Jim Mitchell and his brother have turned around Atkins into a growing business. They use the technology that fits the job, from this older 1915 printer to computerized systems. Jim Mitchell with his pride machine. Photo by Ramona du Houx
Article by Ramona du Houx
The Mitchells have already hired three new employees to meet the increased workload that has happened since Jim and Peter Mitchell bought Atkins Printing in Waterville last January. And with an expansion underway upstairs, creating a specialty digital graphics shop, they will take on additional staff.
“Many customers have expressed an interest in having someone help them with their designs, or to do the graphic artwork for them,” said Jim Mitchell. “To meet their needs, we are expanding on that service.”
Atkins’ move to opening a street-level shop specializing in instant digital printing will make their business more visible and accessible to customers who are looking for a professional, digital printer that can also do every aspect of design and layout for them in a timely way. The large offset printing component of Atkins will remain underground, occupying 22,000-square-feet. The business does highly specialized printing for four-color catalogs and brochures for businesses like James D. Julia Auctioneer and Poulin’s Antiques & Auctions in Fairfield. Atkins also prints stationary, brochures, pamphlets, and even the napkins used at the Blaine House.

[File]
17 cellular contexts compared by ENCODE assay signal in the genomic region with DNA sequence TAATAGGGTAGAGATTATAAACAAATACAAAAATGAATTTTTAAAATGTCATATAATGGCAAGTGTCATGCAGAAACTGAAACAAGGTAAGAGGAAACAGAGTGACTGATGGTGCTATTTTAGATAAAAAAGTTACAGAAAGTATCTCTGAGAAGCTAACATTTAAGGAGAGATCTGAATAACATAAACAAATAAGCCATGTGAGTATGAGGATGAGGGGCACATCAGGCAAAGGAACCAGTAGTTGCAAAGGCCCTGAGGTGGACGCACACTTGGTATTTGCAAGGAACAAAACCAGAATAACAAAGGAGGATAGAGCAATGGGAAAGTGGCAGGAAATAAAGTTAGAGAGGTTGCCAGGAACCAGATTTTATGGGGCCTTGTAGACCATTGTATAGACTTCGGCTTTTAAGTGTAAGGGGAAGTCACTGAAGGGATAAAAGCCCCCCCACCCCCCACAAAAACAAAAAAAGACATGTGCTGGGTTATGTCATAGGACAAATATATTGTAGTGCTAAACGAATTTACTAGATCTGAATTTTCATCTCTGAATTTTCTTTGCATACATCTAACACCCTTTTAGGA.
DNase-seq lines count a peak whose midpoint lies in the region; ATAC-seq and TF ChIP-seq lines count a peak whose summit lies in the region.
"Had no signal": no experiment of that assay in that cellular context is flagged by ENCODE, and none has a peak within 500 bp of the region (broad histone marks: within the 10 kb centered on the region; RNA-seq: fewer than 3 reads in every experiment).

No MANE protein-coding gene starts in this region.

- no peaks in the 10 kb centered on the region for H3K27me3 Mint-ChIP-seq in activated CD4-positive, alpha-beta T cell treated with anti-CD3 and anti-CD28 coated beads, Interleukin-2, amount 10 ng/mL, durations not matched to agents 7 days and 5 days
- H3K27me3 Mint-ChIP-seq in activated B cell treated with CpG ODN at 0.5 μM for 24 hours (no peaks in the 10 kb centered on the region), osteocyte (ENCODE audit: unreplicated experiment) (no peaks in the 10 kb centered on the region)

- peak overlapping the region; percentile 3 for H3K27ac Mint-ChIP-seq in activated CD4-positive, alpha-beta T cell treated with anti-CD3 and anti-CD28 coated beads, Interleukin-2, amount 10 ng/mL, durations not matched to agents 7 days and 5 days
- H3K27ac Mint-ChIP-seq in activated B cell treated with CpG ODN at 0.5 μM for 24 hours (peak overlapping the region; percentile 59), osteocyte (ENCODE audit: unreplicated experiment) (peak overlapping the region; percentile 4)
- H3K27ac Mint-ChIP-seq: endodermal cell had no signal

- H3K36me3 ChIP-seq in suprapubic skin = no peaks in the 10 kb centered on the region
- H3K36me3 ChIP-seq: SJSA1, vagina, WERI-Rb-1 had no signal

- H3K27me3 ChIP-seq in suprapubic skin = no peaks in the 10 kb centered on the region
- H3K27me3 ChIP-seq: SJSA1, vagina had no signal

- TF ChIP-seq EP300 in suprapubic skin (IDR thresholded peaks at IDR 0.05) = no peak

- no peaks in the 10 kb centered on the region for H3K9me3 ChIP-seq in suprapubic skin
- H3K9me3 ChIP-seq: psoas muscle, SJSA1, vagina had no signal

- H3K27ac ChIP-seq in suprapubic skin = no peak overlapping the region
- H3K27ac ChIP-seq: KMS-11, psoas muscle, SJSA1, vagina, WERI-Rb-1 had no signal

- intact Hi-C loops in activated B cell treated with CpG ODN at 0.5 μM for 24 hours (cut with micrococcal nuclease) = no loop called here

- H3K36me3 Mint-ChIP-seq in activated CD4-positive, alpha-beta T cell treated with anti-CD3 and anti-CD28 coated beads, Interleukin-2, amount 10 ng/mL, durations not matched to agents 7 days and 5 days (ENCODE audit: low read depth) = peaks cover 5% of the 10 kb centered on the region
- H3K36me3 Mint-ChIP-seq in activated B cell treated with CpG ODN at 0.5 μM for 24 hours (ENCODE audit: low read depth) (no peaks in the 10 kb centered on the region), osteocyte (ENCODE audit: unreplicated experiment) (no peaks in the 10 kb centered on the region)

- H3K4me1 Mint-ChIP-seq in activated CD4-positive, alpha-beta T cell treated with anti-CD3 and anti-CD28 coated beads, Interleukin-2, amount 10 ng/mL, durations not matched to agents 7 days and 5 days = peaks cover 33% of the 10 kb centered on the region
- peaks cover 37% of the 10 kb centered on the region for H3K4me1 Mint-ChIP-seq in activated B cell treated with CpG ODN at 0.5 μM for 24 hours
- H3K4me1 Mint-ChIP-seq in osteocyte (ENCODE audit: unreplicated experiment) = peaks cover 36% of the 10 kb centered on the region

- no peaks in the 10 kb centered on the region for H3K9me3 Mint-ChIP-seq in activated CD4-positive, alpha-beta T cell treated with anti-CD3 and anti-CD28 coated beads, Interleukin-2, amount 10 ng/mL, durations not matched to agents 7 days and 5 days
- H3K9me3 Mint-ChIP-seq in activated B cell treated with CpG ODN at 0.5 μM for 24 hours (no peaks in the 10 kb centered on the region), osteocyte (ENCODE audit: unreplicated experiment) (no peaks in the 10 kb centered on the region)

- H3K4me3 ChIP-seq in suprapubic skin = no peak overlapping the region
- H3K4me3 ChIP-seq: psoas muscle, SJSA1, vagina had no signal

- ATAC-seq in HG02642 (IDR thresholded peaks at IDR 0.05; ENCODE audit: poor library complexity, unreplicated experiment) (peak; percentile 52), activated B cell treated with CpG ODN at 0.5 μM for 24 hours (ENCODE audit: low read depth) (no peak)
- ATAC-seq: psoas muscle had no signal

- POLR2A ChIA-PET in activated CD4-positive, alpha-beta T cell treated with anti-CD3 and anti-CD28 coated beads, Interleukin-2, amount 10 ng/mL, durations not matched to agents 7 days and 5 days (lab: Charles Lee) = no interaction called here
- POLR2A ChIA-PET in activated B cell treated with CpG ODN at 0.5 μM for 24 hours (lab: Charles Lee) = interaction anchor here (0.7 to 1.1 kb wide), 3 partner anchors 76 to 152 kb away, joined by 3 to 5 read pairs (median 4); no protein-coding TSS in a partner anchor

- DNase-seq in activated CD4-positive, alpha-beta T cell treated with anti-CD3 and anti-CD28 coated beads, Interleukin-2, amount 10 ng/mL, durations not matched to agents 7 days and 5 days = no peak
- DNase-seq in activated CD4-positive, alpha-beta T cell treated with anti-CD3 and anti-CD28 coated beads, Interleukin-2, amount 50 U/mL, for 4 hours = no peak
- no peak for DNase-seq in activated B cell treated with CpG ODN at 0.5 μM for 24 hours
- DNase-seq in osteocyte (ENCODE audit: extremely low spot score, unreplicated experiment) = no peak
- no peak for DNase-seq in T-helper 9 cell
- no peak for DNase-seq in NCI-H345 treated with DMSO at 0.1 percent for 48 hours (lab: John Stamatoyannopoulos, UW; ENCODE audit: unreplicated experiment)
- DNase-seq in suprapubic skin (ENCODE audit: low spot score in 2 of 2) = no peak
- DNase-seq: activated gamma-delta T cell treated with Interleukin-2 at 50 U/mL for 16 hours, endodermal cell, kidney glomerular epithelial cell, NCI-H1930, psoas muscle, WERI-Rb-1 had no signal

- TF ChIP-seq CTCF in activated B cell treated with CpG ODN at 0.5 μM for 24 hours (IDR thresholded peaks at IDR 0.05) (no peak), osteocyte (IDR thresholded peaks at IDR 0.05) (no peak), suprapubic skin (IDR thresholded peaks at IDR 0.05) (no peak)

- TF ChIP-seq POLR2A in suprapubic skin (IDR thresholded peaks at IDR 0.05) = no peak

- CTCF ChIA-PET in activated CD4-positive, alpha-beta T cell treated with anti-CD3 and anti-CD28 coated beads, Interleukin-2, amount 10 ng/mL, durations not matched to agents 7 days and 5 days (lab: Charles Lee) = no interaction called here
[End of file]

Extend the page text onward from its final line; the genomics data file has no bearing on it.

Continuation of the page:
Pam Metten will be in charge of Atkins’ new digital department — Atkins Instant Printing. “AIP will be a challenge that I’m really looking forward to. I do a lot of the layout and design work now, so it’s an extension of what I’m doing. I’m lucky, it’s a very supportive environment here, we’re like family.” A sentiment expressed many times during a tour of the printing facility.
The majority of the employees have made Atkins their career. Such loyalty to a family owned company that’s been in business nearly 100 years is hard to find in the global economy. For Mitchell it is part of what makes Atkins so special.
“We have a conscientious workforce — they take pride in their work. They are loyal to the company, and we wanted it to stay that way,” said Mitchell.
“Ralph [Atkins] was a great employer, but he was ready to retire. We wondered who would take over, and we all breathed a collective sigh of relief after the sale,” said Sam Gath who has worked at Atkins, on and off, for twenty-eight years in the graphics department. He said with the new technology they are constantly learning new computer programs to remain on the cutting edge. “There’s a new energy here, we’re excited about the future and the expansion of the company. The Mitchells have taken us to new levels. Production goals have climbed. They’ve brought in new business and new ways forward,” he said.
Friday morning briefings between staff and management have led to some changes.